This article was originally published in the Rutland Herald, November 24, 2014
Written By Kevin O’Connor
BRATTLEBORO — As a nationally known meditation teacher and New York Times best-selling author, Sharon Salzberg has spent decades seeding inner peace. Yet a flurry of worry filled her mind when, visiting Vermont over the weekend, she checked her cellphone for the Thanksgiving travel forecast.
“I saw two snowflakes on my app,” she said. “What if there’s a major blizzard?”
Salzberg explained her concern was conditioned — but no, it wasn’t because she went to college in stormy Buffalo, N.Y. Most humans fret about yesterday or tomorrow, she said. That’s why a crowd of nearly 300 gathered in Brattleboro on Saturday to hear the 62-year-old Buddhist pioneer offer ways to focus and find strength in the present.
“Our minds jump to the past — we’re going over it and over it and over it and over it — or our minds jump to the future, and we’re filled with anxiety,” she said. “If we could only use that energy, we could feel much more empowered. We can learn to relate to suffering as well as joy. We can be with whatever is happening right now.”
Salzberg has authored nine books, including “Real Happiness,” has been a regular contributor to the Huffington Post and Oprah Magazine, and, together with fellow teachers Joseph Goldstein and Jack Kornfield, is a founder of the Insight Meditation Society, one of the Western world’s oldest and most-respected retreat centers an hour south of the state line in Massachusetts.
The associated Vermont Insight Meditation Center of Brattleboro has spent five years trying to lure Salzberg to speak. When leaders secured a date, they had to rent their downtown’s largest church, Centre Congregational, to host a capacity crowd from numerous spiritual traditions.
“Her work has influenced so many of us in the United States,” Claire Stanley, Vermont Insight’s guiding teacher, said in her introduction.
Salzberg recalled first learning about Buddhism in 1969 in an Asian philosophy course at State University of New York. That led her to Bodh Gaya, India — where the Buddha is said to have become enlightened — to learn meditation.
“The first lesson I got was sit down and feel your breath,” she recalled. “Feel my breath? I thought I could have stayed in Buffalo to feel my breath.”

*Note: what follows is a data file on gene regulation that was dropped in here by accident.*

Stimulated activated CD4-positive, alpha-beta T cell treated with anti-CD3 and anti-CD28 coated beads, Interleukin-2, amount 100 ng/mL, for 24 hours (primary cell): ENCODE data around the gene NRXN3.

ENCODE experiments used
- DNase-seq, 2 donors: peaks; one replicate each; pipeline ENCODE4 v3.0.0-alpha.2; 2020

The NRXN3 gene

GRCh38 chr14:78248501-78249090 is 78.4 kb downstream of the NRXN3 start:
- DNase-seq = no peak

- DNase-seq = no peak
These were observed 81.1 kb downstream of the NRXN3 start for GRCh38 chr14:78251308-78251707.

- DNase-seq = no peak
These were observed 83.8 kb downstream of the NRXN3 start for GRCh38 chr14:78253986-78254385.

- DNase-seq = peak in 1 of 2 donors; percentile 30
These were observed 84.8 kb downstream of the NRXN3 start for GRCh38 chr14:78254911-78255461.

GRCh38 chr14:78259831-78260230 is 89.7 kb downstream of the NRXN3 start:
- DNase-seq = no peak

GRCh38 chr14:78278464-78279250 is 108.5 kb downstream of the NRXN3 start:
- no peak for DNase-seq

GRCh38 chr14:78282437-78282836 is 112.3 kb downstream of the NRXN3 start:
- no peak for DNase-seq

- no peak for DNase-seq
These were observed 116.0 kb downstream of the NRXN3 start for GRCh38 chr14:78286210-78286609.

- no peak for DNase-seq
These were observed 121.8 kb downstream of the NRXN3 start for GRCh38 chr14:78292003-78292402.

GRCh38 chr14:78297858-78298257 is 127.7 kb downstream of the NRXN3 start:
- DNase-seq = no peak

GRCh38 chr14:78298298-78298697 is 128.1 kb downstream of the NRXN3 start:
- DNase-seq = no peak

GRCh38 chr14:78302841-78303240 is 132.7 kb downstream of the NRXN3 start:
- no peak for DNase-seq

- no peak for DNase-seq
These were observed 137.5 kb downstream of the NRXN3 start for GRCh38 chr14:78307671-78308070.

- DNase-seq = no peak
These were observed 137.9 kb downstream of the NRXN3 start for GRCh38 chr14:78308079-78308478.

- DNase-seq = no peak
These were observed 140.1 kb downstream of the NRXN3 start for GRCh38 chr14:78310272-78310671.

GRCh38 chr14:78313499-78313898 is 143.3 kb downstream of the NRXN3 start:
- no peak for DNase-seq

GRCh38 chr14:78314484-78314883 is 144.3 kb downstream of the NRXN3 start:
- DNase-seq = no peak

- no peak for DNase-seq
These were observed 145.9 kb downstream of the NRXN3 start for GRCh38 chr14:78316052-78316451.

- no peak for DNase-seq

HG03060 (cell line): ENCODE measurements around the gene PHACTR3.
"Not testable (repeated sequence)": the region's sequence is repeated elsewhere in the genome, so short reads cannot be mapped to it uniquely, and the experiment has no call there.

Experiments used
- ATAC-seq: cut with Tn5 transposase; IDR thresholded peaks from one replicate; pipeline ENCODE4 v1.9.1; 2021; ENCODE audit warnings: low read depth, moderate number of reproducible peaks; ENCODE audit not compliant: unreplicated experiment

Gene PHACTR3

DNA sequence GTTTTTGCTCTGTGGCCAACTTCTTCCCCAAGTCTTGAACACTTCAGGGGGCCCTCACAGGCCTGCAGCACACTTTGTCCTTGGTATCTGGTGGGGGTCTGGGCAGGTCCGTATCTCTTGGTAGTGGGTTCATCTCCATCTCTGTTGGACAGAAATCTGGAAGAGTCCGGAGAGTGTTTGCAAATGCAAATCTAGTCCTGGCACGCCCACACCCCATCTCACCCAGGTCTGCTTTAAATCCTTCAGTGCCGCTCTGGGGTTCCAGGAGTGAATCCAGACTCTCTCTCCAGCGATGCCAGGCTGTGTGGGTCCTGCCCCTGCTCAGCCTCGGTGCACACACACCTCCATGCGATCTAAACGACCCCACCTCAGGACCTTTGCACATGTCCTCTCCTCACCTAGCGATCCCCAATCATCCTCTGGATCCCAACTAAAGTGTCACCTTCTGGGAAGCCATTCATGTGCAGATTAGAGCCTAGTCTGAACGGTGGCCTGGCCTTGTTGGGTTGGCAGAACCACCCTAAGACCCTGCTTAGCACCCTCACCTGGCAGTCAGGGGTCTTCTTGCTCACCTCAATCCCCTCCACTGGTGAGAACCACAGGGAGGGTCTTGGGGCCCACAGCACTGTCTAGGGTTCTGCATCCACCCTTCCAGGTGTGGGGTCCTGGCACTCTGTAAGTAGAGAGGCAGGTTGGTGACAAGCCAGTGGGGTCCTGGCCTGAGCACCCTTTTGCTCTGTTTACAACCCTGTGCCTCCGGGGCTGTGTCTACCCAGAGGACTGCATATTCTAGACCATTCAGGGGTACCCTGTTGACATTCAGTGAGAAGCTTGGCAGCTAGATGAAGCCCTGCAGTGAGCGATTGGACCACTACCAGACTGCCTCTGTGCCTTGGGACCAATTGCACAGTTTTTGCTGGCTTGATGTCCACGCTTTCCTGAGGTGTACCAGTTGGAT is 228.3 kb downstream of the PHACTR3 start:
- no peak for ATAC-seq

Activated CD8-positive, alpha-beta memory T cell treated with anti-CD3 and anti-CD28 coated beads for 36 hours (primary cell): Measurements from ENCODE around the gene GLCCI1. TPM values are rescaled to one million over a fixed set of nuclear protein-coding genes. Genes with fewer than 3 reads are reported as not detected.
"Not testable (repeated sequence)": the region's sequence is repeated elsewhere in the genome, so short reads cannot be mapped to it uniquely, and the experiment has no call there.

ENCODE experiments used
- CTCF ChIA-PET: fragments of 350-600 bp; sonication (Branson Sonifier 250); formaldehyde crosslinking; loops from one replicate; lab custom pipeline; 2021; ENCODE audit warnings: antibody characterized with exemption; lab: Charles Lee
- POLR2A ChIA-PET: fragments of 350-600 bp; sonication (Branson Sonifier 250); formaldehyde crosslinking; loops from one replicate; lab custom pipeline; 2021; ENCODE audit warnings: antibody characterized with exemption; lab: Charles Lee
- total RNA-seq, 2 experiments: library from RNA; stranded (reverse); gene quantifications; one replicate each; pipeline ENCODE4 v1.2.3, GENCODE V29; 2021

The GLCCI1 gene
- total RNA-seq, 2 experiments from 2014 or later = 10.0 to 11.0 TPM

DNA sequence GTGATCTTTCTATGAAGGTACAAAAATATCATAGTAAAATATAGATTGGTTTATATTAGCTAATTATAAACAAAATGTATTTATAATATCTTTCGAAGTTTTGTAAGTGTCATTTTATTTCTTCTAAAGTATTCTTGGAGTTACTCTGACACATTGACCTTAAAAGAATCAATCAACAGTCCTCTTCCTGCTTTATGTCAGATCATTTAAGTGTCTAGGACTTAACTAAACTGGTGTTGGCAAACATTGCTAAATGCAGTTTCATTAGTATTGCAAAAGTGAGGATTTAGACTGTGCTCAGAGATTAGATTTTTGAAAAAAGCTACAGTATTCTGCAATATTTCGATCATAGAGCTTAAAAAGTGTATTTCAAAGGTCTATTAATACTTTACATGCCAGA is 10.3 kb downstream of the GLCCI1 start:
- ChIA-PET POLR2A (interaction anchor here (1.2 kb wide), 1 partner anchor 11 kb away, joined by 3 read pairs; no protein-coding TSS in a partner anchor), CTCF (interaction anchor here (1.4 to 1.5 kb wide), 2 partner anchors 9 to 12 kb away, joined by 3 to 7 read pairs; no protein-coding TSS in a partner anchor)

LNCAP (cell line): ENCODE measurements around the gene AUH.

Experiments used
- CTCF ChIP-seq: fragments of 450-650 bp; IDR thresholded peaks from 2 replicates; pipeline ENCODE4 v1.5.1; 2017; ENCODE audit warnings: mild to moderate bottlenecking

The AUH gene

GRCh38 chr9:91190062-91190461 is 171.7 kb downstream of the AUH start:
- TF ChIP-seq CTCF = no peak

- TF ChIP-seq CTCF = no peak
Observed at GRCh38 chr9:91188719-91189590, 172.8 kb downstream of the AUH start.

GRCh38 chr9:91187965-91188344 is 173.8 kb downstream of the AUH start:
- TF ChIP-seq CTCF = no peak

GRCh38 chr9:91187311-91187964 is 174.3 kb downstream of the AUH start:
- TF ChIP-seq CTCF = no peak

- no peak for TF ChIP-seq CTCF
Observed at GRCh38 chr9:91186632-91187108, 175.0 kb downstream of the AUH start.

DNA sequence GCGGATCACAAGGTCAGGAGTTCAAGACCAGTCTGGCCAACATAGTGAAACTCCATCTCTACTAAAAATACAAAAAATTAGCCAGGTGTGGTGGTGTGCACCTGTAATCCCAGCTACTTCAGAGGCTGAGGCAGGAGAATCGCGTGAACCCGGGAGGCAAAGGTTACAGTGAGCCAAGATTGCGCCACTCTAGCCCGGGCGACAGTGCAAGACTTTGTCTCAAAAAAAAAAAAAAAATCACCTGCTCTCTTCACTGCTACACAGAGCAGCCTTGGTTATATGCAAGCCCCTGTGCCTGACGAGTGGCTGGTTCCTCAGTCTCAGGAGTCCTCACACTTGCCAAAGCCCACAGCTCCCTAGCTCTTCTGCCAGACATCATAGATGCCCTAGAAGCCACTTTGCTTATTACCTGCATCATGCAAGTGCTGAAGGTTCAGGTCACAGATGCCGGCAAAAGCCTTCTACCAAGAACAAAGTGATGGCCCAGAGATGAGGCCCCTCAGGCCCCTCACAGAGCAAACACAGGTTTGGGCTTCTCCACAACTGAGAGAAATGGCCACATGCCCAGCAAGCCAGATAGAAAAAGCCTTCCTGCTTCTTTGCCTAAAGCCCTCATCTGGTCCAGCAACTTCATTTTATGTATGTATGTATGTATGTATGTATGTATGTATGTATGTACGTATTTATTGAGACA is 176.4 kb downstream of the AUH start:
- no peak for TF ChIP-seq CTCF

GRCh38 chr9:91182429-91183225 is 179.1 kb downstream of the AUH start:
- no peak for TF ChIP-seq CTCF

Then Salzberg realized sitting still without her mind wandering wasn’t so easy. After practicing for several years, she returned to America and began to teach others.
“Mindfulness” is a popular idea in current culture, she said, although many don’t know what it actually means.
“It’s not about what’s going on, it’s about how we’re relating to what’s going on. The main benefit of mindfulness is insight. We can pay attention to anything in such a way that it deepens our understanding of life itself.”
Salzberg knows that can be challenging. She recalled one student telling her: “I feel filled with loving-kindness for all beings everywhere — as long as I’m alone.”
But people can learn to deal with whatever the moment brings, the teacher said. Her instructions for doing so: Pause and pay attention to your inhale and exhale. Then repeat. And repeat. And repeat.
“The most important moment in the process is the one after you’ve been distracted,” she said. “It’s coming back to the breath with compassion for yourself, even if you have to do that billions of times. This is resilience training. To let go gently and to start over with wholeheartedness — that’s radical.”
This Thanksgiving week, Salzberg advised people to also give thanks.
“We’re so fixated on what we don’t have that we don’t appreciate what we do have.”
It’s just one way of being mindful, the teacher said. She told the story of sitting down to a cup of tea alongside several electronic devices and a television news crawl, only to forget to actually taste the moment.
“We’re so unsettled and cut off from our experience,” she said. “Sometimes, just drink the cup of tea.”